Utility-based agents

These agents, akin to goal-based agents, factor in utility measurements to evaluate potential scenarios. They assess each action based on criteria such as success probability or resource usage to maximise desired outcomes.

Learning agents

These agents continually improve their knowledge of the environment using learning algorithms. They receive feedback on performance measures and adjust their actions gradually to enhance efficiency and effectiveness, reflecting the evolution of AI systems.

Also read: Classification in data mining: What is it?

Advantages of intelligent agents

This definition of artificial intelligence strategically avoids several lines of criticism. Unlike the Turing test, it refrains from any reference to human intelligence. Consequently, it sidesteps debates about the authenticity of intelligence, whether it’s “real” or “simulated” (i.e., “synthetic” vs “artificial” intelligence), and doesn’t imply the presence of a mind, consciousness, or genuine comprehension (thus bypassing John Searle’s “strong AI hypothesis”). Moreover, it doesn’t attempt to draw rigid distinctions between behaviours deemed “intelligent” or “unintelligent”—instead, programs are evaluated solely based on their objective function.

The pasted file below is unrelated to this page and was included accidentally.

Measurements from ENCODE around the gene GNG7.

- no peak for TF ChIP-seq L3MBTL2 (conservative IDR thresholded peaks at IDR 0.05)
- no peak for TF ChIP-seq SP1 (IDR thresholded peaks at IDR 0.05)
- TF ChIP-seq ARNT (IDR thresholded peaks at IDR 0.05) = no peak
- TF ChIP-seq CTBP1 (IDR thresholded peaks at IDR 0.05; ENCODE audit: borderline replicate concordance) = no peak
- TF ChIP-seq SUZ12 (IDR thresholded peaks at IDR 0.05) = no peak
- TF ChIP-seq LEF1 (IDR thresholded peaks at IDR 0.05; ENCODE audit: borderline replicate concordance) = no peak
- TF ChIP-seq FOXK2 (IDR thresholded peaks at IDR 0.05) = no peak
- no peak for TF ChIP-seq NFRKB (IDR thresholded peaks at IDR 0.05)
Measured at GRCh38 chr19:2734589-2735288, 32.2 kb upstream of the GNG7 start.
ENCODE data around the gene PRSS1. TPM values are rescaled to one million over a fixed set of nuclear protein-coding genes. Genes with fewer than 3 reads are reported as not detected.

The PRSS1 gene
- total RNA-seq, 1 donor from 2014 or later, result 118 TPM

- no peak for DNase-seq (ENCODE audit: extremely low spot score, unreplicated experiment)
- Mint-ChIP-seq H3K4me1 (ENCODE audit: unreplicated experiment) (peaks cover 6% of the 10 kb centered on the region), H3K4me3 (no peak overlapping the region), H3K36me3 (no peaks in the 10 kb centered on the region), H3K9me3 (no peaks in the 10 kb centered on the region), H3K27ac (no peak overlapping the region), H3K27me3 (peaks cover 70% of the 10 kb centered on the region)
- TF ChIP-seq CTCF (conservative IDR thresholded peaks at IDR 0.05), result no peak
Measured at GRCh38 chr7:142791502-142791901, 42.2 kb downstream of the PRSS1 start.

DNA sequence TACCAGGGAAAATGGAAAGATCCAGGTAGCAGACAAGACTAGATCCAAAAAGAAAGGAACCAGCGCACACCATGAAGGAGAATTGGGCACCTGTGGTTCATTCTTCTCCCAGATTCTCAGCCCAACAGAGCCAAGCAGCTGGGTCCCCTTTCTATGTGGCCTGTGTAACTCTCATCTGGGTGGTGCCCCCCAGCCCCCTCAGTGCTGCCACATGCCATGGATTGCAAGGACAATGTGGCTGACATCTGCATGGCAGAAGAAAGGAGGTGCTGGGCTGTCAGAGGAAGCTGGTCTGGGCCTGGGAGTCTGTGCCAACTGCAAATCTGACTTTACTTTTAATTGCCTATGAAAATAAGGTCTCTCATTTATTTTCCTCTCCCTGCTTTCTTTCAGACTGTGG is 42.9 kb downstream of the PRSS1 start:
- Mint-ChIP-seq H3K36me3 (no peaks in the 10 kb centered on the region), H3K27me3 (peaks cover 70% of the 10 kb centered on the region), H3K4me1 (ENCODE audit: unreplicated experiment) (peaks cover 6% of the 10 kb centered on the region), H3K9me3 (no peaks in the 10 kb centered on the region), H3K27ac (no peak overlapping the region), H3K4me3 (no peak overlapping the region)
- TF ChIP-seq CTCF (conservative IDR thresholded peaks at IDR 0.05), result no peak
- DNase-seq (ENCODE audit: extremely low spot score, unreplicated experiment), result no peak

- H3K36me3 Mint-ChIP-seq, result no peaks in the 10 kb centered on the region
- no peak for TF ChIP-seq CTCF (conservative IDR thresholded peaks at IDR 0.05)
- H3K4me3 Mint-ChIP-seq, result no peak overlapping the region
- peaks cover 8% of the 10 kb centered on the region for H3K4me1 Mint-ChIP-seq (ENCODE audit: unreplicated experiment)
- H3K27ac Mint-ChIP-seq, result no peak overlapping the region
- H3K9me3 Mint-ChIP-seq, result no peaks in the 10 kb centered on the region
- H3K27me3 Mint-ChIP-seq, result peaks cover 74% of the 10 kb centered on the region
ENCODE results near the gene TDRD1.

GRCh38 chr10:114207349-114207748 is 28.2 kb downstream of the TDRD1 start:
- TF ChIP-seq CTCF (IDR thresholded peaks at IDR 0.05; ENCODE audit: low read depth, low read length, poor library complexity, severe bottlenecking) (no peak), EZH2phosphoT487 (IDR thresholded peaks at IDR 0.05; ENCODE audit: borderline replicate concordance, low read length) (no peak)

Importantly, this definition offers several practical advantages that propel AI research forward. It provides a dependable and scientific method to assess programs; researchers can directly compare or integrate various approaches to specific problems by evaluating which agent excels at optimising a given “goal function.” Additionally, it establishes a common language for interdisciplinary communication, bridging fields like mathematical optimisation (grounded in “goals”) and economics (which adopts a similar concept of a “rational agent”).

Examples of intelligent agents

AI assistants, such as Alexa and Siri, exemplify intelligent AI agents that utilise sensors to perceive a user’s requests and autonomously gather data from the internet without the user’s direct input. They have the capability to retrieve information about their surroundings, such as weather conditions and time.

Google Assistant is another prominent example of an intelligent AI agent. Through the utilisation of machine learning and natural language processing technology, it can respond to users’ inquiries and complete tasks, such as initiating phone calls to contacts designated in voice commands.

Autonomous vehicles represent another form of intelligent robotic agents. These vehicles leverage sensors, Global Positioning System (GPS) navigation, and cameras to make real-time decisions in dynamic environments, enabling them to navigate through traffic autonomously.


Crystal Feng

Crystal Feng is an intern news reporter at Blue Tech Wave dedicated in tech trends. She is studying Chinese-English translation at Beijing International Studies University. Send tips to